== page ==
The UK is firmly in the grips of debate over its future in the EU. Meanwhile, in Brussels…
Now the political dust has settled following the General Election, the British focus is upon the forthcoming renegotiations and EU referendum. However, whilst the UK is currently consumed with more or less informed speculation around Cameron’s wish list for Brussels, the president of the European Commission, Jean-Claude Juncker, and his ‘right hand man’, vice-president Frans Timmermans, have been advancing an agenda of their own.
With the launch on 19 May 2015 of the Commission’s Communication, Guidelines and Toolbox, it seems the EU has firmly entered a new era of ‘Better Regulation’, with far-reaching implications.
‘Better Regulation’ is not new; it has been part of European decision-making since the early 2000s, and has been developed since then. However, the strengthening of particular elements of this agenda and its centrality to the activity, even ethos, of the new Commission, is an important agenda we should not ignore.
In the words of the current Commission, ‘Better Regulation is about designing EU policies and laws so that they achieve their objectives at minimum cost. It ensures that policy is prepared, implemented and reviewed in an open, transparent manner, informed by the best available evidence and backed up by involving stakeholders.”
In many circles ‘Better Regulation’ has become synonymous with ‘cutting red tape’ and reducing administrative and/or regulatory burden – an agenda which is viewed by some as a threat to the social and environmental standards provided by the EU.
Indeed, whilst the new Communication states that this is not about ‘more or less legislation’, other organisations have asserted otherwise (see also the dissenting opinion to the final report of the High Level Group on Administrative Burdens).
Jean-Claude Juncker’s appointment as Commission president – as the European People’s Party’s preferred candidate – has opened the door to the (further) politicisation of this role as head of the European executive. Juncker is clearly making his mark.
Of particular significance are the changes to the institutional architecture of the European Commission itself.
Juncker has created the position of first vice-president who has specific responsibility for Better Regulation. Former Dutch foreign affairs minister Frans Timmermans was appointed to this role, as Juncker’s deputy and ‘right hand man’.
The influence of Timmermans is considerable, particularly given the newly established hierarchal order within the College: where there was once a level playing field, now, the five vice-presidents (which sit below Timmermans) each oversee a number of Commissioners, and are responsible for early-stage filtering of policy proposals.
This newly established top-down approach characterised the development of the Juncker Commission’s first Work Programme – elements of which came as something of a surprise. Notably, the number of prospective proposals was a modest 23 (compared to an average of 130 over the past five years), creating a rather thin (or focused) programme of EU action. It also included a list of 80 pending pieces of legislation that were to be withdrawn or modified, and a list REFIT actions (a key part of the ‘Better Regulation’ agenda).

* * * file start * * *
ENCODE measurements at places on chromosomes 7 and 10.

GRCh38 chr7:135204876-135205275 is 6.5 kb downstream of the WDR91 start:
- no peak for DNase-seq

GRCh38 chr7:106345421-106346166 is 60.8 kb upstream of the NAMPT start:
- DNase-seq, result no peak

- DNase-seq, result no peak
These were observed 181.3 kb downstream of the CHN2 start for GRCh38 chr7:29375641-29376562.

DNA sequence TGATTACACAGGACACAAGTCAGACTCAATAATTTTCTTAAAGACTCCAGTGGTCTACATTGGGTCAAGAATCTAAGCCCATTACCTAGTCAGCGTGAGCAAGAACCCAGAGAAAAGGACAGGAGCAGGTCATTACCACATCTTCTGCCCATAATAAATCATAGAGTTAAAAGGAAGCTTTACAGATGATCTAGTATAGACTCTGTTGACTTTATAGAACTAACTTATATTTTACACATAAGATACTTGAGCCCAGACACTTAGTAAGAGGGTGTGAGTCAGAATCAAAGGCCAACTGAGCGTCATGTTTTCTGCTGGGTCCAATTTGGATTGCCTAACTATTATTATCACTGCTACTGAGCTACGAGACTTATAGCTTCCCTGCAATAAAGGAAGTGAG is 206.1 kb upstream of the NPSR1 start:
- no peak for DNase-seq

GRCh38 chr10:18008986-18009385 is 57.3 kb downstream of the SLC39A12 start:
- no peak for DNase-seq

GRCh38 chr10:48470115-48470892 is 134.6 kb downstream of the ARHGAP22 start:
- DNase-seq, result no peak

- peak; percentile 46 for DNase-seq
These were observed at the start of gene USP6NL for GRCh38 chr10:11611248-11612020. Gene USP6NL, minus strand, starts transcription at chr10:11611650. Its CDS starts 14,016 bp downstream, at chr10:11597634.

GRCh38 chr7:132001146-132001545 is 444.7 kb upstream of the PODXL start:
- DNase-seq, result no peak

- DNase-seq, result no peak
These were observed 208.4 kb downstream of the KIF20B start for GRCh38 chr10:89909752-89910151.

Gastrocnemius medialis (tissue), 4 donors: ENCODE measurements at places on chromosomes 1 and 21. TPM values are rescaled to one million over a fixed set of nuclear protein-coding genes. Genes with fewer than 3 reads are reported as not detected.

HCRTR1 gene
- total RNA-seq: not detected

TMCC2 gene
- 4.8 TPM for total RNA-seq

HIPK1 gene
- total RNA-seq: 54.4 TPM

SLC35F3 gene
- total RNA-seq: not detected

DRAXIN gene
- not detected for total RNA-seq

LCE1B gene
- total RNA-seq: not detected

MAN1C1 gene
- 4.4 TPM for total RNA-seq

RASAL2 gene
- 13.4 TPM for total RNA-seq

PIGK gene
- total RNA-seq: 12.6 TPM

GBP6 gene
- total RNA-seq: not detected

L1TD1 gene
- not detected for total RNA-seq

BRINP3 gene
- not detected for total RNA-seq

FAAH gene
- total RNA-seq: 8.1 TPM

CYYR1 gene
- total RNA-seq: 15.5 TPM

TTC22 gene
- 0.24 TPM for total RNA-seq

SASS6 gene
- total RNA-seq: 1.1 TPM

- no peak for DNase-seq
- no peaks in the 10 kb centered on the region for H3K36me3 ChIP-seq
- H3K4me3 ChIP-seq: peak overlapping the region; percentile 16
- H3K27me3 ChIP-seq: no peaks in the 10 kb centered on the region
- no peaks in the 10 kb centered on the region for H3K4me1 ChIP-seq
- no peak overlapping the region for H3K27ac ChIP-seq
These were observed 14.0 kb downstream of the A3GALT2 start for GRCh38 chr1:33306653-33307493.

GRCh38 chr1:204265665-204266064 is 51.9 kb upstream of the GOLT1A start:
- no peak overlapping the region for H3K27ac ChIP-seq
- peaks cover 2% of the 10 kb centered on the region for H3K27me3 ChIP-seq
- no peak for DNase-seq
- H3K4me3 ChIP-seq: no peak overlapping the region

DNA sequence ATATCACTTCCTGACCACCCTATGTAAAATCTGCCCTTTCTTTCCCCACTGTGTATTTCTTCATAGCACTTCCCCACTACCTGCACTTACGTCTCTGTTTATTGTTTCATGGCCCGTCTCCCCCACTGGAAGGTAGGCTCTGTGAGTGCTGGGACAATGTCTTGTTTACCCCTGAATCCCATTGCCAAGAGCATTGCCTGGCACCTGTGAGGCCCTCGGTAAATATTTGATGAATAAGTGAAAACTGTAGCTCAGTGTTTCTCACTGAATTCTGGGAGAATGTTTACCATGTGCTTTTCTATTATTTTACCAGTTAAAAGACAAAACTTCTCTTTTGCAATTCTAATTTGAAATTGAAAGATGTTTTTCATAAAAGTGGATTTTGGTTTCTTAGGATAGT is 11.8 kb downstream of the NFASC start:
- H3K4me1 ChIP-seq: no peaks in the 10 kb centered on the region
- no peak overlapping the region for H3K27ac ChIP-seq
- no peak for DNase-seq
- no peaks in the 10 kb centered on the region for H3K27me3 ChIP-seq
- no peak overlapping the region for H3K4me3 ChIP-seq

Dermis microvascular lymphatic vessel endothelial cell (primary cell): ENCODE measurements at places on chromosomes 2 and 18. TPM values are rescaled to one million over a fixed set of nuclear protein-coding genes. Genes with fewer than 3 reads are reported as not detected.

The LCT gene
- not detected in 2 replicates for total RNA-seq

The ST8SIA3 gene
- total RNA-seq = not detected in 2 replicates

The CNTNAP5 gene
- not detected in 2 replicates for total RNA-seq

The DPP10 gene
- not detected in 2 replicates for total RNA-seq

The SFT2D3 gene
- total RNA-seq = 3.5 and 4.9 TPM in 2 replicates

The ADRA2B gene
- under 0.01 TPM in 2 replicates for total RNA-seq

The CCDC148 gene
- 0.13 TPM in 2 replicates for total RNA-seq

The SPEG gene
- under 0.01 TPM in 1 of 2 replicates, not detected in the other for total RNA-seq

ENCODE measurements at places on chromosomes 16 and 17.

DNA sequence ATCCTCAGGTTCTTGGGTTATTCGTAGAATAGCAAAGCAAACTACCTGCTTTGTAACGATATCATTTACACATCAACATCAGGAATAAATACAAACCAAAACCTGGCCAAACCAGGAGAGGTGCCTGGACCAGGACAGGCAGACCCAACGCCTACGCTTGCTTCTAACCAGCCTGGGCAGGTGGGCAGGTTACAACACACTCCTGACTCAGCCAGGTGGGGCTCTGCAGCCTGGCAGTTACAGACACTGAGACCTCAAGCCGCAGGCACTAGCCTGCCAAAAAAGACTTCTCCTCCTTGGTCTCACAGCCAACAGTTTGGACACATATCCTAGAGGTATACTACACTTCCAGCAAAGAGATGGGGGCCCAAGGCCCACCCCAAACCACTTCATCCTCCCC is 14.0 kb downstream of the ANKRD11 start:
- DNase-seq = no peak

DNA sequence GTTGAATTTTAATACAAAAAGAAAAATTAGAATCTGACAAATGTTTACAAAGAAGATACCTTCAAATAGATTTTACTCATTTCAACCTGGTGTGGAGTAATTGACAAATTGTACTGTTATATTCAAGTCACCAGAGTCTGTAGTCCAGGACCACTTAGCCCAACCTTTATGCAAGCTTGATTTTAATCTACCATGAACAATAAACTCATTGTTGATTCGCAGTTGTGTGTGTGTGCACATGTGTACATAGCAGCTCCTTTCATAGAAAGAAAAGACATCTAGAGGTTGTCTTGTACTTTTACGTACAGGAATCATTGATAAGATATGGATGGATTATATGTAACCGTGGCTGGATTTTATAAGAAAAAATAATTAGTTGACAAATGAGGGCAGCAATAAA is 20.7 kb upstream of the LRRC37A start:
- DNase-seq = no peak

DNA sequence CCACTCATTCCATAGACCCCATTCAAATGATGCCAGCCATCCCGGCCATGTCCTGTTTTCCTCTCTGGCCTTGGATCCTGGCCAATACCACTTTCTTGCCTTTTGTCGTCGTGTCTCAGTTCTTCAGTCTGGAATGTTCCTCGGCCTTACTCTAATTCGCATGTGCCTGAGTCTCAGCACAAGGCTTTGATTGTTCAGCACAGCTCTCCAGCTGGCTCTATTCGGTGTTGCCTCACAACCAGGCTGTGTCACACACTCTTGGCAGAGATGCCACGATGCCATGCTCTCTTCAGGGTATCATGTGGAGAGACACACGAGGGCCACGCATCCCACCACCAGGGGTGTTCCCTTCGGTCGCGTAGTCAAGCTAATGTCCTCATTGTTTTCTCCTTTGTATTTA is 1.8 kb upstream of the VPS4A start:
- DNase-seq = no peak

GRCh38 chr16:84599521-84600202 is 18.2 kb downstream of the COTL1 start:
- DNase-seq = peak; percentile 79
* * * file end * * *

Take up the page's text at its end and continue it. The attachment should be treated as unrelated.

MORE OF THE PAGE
There was considerable disquiet as the Work Programme was being put together, as civil society organisations scrambled to secure the future of social and environmental protection on the Commission agenda.
The final result caused disappointment. The programme was focused on economic matters – asserting the notions of simplification and reduction of administrative burden. Its launch was met with strong criticism, particularly from social and environmental actors as well as many MEPs. Criticism has persisted, against what it sees as a retrenchment of EU commitments to employment rights, social equality and environmental protection.
In terms of what this all means for the future shape of the European Union, much remains to be seen. At this stage, certain politicians and business leaders look on favourably, whilst some others point towards the risk ‘Better Regulation’ poses in undermining the social and environmental protections afforded by the EU.
Reflecting on this in the light of ongoing discussions about the UK’s relationship with the EU illuminates something of an absurdity: transformations taking place at an EU-level are aligning it further with the ‘slimmed down’ model desired by some more vocal EU-critics in the UK. However, these EU-level changes are not reflected in the UK-level debates.
In the context of limited public knowledge about the EU, the sharp edge to this absurdity is the restricted scope for and depth of public debate around the EU’s ever stronger ‘Better Regulation’ agenda. Indeed, UK-based discussion is firmly fixed on renegotiation.
Meanwhile, in Brussels…
This is an edited version of UK commissioning fund awardee Dr Rachel Minto’s post which appeared in Cardiff University’s law school blog on 25 June 2015.